Department of Art & Art History

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Graduate student work: Ryan Ruehlen
Graduate student work: Ryan Ruehlen

Painting/Drawing

Hand-made marks allow a viewer to recreate in their mind the actions of the artist. In this way, the artist opens a portal through which a viewer can observe the artist’s perspective of the world. The history of the discipline of mark making offers a multitude of perspectives from which all artists and cultural makers can sample. Marks made without the hand illuminate processes in the world that give rise to actions. These processes become a surrogate for the hand and offer artists a new context for mark making. The Drawing and Painting Area fosters an environment of exploration and promotes a variety of approaches to art making, ranging from traditional media, such as oil paint on canvas, to experimental tactics that challenge the idea of tradition and blur boundaries between media. Moreover, the Drawing and Painting Area approaches material and conceptual explorations as inextricable and encourages students to carefully consider the implications of their decisions when making art.

Undergraduates: Students working towards a Studio Arts degree can select drawing or painting as their area of emphasis. The diverse faculty in the Drawing and Painting Area are working contemporary artists whose professional practices operate within the tradition while, at the same time, challenging the boundaries of drawing and painting.

An example undergraduate track through a drawing and painting concentration in two and a half years (after Foundations):
Year 1
First Semester: Beginning Drawing
Second Semester: Beginning Painting, Intermediate Drawing

Year 2
First Semester: Intermediate Painting, Figure Drawing
Second Semester: Advanced Drawing, Figure Painting

Year 3
First Semester: Advanced Drawing/Painting, Color Theory

Note: Figure Drawing, Figure Painting, and Color Theory can be taken at any time as they do not require pre-reqs beyond Foundations.

The area also offers a concentrated degree in drawing and painting in the form of a Bachelor of Fine Arts. This is a highly competitive degree and students must apply to the BFA program with a portfolio that displays a unique vision, internal drive, and advanced understanding of practice that sets them apart from the average studio arts major. Once accepted into the BFA program, students will be expected to develop technical proficiency in their media, engage in a critical dialog with their peers, investigate the conceptual underpinning of their own ideas and interests, and work closely with the full-time faculty. Every BFA student will be assigned a faculty mentor. This degree is intended for students that believe they want to be a professional in the arts community.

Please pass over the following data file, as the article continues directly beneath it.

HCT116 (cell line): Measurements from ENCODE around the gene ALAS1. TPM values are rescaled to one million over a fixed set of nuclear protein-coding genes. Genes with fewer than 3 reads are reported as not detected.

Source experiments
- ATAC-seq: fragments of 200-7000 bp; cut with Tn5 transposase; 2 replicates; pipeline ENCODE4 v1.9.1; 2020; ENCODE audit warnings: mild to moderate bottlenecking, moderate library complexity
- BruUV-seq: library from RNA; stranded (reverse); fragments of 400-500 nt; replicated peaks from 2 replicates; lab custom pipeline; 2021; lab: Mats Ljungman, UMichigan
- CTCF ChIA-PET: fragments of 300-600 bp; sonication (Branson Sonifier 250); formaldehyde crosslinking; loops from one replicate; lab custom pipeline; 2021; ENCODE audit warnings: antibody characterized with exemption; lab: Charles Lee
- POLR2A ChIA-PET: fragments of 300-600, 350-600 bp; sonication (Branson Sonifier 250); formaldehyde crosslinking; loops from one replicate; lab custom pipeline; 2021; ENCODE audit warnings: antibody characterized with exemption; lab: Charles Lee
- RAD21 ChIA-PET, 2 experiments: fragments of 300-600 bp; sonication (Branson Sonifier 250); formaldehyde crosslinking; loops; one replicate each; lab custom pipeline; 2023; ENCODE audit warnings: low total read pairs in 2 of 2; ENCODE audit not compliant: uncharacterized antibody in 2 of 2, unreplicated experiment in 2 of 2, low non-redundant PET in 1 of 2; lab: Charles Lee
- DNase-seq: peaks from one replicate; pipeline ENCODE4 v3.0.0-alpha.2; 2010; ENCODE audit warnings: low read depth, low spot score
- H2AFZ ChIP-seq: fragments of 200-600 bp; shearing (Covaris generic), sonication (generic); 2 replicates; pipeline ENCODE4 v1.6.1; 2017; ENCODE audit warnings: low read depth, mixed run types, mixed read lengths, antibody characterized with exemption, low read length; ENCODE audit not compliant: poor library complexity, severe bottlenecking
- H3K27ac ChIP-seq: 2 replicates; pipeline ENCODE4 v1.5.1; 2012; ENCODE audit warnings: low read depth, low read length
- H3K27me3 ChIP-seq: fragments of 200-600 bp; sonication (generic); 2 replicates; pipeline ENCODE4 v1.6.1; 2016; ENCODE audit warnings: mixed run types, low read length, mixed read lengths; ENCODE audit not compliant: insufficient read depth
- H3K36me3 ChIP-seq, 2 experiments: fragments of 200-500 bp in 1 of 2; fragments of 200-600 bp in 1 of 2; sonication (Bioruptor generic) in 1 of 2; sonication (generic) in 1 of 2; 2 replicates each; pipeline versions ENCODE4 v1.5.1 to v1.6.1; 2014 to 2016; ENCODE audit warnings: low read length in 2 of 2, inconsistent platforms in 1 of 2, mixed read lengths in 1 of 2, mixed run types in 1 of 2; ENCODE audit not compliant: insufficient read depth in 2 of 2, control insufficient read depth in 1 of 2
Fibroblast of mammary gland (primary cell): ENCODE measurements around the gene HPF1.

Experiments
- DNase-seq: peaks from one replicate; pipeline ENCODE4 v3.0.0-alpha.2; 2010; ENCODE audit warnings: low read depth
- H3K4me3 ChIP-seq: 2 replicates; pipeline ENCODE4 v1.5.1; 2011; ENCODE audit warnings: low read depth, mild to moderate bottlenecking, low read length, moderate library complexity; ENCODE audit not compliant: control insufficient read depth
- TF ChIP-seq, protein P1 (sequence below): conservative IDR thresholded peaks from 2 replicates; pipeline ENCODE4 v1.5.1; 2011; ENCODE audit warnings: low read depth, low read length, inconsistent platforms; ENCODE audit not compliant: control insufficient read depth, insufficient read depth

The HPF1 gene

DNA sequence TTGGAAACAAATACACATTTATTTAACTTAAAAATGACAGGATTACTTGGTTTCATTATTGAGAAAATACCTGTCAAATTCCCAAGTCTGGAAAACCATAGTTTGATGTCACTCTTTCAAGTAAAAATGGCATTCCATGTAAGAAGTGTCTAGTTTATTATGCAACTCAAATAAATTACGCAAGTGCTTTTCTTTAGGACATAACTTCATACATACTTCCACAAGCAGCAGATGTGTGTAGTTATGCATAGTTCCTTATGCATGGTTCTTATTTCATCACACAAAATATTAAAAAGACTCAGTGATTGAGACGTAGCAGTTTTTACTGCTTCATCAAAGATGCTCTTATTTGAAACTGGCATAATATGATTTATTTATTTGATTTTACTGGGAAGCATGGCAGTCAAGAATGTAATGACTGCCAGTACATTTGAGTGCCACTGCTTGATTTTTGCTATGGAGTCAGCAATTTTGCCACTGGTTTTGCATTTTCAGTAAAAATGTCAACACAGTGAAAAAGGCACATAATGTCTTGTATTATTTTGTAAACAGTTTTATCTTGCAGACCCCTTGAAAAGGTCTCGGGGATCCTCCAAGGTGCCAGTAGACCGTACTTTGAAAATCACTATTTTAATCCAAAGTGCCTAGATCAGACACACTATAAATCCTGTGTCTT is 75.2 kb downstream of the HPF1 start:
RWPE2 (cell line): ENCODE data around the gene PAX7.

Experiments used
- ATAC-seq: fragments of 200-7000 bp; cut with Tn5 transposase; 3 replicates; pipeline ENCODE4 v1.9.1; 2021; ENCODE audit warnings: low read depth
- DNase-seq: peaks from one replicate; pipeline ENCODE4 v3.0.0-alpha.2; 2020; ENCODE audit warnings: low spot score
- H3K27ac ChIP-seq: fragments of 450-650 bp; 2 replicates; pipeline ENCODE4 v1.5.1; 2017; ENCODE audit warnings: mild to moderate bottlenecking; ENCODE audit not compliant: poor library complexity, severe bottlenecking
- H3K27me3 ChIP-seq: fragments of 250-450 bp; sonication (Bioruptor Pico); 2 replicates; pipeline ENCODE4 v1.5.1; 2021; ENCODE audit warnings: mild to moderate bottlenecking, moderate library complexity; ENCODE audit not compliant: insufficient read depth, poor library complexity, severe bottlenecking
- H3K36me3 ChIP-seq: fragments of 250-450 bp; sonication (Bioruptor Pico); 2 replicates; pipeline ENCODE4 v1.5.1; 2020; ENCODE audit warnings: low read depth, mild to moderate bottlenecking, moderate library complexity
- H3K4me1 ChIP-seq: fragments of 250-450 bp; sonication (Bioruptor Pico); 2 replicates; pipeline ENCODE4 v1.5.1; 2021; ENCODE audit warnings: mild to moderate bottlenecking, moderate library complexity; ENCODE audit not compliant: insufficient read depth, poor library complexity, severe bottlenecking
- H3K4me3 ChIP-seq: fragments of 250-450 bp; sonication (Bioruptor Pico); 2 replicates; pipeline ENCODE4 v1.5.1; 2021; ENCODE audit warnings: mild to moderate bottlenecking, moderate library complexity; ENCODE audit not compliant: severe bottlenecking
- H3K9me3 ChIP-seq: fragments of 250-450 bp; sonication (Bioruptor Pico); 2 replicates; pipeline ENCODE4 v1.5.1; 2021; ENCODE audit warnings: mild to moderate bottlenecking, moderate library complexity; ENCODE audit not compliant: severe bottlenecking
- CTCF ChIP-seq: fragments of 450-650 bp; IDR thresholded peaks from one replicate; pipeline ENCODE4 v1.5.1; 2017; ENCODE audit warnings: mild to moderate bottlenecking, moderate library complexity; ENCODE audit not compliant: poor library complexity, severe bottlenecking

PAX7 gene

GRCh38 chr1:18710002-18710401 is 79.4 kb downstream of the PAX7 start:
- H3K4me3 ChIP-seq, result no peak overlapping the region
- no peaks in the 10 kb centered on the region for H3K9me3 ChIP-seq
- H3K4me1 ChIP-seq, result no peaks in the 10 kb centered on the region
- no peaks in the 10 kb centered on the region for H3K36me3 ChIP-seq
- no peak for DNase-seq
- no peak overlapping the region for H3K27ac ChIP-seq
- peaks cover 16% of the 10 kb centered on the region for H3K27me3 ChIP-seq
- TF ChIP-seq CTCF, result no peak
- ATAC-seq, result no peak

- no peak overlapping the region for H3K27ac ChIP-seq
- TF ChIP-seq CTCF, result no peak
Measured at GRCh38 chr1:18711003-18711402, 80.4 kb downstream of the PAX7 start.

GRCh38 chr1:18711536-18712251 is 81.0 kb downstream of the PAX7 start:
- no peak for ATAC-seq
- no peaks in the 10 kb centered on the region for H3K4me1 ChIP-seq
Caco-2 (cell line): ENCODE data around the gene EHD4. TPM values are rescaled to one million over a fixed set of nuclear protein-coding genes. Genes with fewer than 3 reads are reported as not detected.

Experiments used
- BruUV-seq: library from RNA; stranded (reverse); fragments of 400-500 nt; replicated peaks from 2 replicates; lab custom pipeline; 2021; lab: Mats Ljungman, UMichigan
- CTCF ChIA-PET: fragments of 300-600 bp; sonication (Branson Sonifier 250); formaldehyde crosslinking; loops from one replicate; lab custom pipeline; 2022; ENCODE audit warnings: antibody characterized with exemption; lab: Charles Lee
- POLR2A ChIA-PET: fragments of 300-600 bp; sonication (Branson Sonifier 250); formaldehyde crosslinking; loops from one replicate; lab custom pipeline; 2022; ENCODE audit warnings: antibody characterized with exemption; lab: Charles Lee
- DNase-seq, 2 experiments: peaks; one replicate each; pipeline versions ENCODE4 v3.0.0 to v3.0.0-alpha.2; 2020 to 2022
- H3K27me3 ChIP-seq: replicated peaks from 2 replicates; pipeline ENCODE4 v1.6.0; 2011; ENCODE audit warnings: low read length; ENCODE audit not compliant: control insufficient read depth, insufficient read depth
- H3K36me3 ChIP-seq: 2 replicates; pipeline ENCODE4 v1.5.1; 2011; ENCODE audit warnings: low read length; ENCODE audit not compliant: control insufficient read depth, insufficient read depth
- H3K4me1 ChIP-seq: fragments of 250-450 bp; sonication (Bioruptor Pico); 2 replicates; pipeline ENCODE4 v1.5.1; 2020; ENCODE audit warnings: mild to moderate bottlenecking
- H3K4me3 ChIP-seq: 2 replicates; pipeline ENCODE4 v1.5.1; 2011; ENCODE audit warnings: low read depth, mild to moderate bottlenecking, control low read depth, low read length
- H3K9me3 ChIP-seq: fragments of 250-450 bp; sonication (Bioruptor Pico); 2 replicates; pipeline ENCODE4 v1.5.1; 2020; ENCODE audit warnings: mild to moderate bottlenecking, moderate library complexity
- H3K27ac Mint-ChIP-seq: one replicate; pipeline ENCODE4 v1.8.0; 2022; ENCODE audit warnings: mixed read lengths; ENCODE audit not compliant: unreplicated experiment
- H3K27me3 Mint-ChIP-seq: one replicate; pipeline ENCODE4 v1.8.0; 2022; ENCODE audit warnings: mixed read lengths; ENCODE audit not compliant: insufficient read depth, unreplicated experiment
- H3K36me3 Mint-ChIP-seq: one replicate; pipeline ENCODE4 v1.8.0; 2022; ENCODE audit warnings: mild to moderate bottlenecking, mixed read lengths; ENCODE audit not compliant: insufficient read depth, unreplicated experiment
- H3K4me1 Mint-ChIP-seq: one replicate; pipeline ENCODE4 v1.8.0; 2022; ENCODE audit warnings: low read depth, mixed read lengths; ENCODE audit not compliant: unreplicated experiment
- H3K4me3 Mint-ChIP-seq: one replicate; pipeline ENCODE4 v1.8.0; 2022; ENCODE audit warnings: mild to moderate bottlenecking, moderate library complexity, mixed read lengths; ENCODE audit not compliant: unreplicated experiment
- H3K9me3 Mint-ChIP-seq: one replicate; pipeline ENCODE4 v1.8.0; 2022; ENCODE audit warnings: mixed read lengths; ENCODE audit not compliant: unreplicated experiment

All students in the Drawing and Painting Area must show a rigorous commitment to their creative impulse and a willingness to foster their intellectual curiosity through their chosen media.

Graduates: The Drawing and Painting Area offers a competitive two-and-a-half-year Master of Fine Arts degree. The diverse faculty in the Drawing and Painting Area are working contemporary artists that exhibit both nationally and internationally. Working alongside these and other faculty in the department offers students the opportunity to engage in a wide variety of experimentation and interdisciplinary pursuits, all the while receiving critical feedback from a variety of perspectives. An emphasis is placed on conceptual rigor and the current dialog of each student’s inquiry.

MFA students choose a graduate committee comprised of no fewer than four faculty members, with two from the Drawing and Painting Area and all others from any other department on campus. First year MFA students must pass a first year review in order to advance onto the second year. A second review occurs prior to the student’s final thesis semester; this is called the pre-thesis review. A final thesis review takes place during the student’s MFA thesis exhibition held in the CU Art Museum. The MFA thesis includes both the exhibition and a written paper addressing the student’s practice. Equal weight is given to the written thesis and creative work. Students must pass the final thesis review in order to receive a degree.

Graduate Application Information

Area Faculty

Alvin Gregorio

Alvin Gregorio

Painting/Drawing
Mike Womack

Mike Womack

Painting/Drawing
Françoise Duressé

Françoise Duressé

Painting/Drawing
Marina Kassianidou

Marina Kassianidou

Painting/Drawing
Kay Miller

Kay Miller

Emeritus
Painting/Drawing
Chuck Forsman

Chuck Forsman

Emeritus
Painting/Drawing
Jim Johnson

Jim Johnson

Emeritus
Painting/Drawing